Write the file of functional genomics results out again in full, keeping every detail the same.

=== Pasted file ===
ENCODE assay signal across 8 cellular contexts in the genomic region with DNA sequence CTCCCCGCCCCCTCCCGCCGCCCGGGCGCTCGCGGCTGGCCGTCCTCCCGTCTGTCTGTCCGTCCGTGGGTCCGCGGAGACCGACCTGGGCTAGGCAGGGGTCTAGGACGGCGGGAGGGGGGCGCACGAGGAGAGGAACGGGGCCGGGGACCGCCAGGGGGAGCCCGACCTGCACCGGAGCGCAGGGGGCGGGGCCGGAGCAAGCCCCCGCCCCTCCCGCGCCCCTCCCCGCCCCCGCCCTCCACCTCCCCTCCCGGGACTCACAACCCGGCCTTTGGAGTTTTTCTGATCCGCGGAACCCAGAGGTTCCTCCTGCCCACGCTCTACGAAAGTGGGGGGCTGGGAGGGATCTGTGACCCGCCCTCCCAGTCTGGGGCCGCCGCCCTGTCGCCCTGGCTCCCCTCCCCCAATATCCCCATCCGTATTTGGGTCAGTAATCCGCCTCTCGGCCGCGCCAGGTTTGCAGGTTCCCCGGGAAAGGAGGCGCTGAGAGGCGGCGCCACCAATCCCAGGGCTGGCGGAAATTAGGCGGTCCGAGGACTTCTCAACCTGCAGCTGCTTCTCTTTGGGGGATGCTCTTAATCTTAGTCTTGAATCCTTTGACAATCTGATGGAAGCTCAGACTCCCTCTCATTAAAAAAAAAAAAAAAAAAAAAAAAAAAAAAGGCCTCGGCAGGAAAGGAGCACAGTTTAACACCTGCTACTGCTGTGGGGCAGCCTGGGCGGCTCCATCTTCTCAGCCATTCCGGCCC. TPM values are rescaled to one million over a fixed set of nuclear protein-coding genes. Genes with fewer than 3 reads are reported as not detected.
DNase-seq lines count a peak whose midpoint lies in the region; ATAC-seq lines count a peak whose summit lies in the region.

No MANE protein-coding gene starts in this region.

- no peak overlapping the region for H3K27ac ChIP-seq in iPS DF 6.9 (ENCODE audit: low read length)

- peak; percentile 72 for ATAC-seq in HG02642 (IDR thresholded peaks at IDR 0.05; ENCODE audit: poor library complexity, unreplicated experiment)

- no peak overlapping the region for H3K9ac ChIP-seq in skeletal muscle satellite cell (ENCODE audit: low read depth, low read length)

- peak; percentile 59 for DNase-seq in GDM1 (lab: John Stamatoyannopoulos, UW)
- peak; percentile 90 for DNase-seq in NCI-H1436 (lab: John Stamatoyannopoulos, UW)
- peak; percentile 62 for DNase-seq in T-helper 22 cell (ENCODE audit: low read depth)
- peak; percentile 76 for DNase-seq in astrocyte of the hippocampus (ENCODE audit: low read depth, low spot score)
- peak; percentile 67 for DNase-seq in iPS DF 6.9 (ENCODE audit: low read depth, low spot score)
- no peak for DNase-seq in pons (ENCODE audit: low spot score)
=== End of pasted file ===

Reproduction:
ENCODE assay signal across 8 cellular contexts in the genomic region with DNA sequence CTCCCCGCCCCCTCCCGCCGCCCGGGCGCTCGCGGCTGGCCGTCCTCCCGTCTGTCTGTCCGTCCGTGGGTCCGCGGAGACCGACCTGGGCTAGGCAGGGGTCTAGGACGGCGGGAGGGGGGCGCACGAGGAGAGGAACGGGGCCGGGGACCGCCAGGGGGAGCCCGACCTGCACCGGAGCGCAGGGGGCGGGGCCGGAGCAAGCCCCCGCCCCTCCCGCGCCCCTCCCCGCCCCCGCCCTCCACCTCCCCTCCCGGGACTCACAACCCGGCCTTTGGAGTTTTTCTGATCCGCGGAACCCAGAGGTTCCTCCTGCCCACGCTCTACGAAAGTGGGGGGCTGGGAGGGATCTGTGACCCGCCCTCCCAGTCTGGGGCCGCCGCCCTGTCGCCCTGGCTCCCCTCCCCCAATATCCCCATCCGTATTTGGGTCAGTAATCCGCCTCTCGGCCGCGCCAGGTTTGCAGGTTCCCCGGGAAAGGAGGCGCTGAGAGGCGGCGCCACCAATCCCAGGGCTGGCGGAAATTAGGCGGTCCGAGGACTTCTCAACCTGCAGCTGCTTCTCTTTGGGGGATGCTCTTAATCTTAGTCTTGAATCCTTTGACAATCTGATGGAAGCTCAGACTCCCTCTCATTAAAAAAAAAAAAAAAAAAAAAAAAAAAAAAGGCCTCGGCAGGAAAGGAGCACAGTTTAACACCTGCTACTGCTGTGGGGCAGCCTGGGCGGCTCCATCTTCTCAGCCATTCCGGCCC. TPM values are rescaled to one million over a fixed set of nuclear protein-coding genes. Genes with fewer than 3 reads are reported as not detected.
DNase-seq lines count a peak whose midpoint lies in the region; ATAC-seq lines count a peak whose summit lies in the region.

No MANE protein-coding gene starts in this region.

- no peak overlapping the region for H3K27ac ChIP-seq in iPS DF 6.9 (ENCODE audit: low read length)

- peak; percentile 72 for ATAC-seq in HG02642 (IDR thresholded peaks at IDR 0.05; ENCODE audit: poor library complexity, unreplicated experiment)

- no peak overlapping the region for H3K9ac ChIP-seq in skeletal muscle satellite cell (ENCODE audit: low read depth, low read length)

- peak; percentile 59 for DNase-seq in GDM1 (lab: John Stamatoyannopoulos, UW)
- peak; percentile 90 for DNase-seq in NCI-H1436 (lab: John Stamatoyannopoulos, UW)
- peak; percentile 62 for DNase-seq in T-helper 22 cell (ENCODE audit: low read depth)
- peak; percentile 76 for DNase-seq in astrocyte of the hippocampus (ENCODE audit: low read depth, low spot score)
- peak; percentile 67 for DNase-seq in iPS DF 6.9 (ENCODE audit: low read depth, low spot score)
- no peak for DNase-seq in pons (ENCODE audit: low spot score)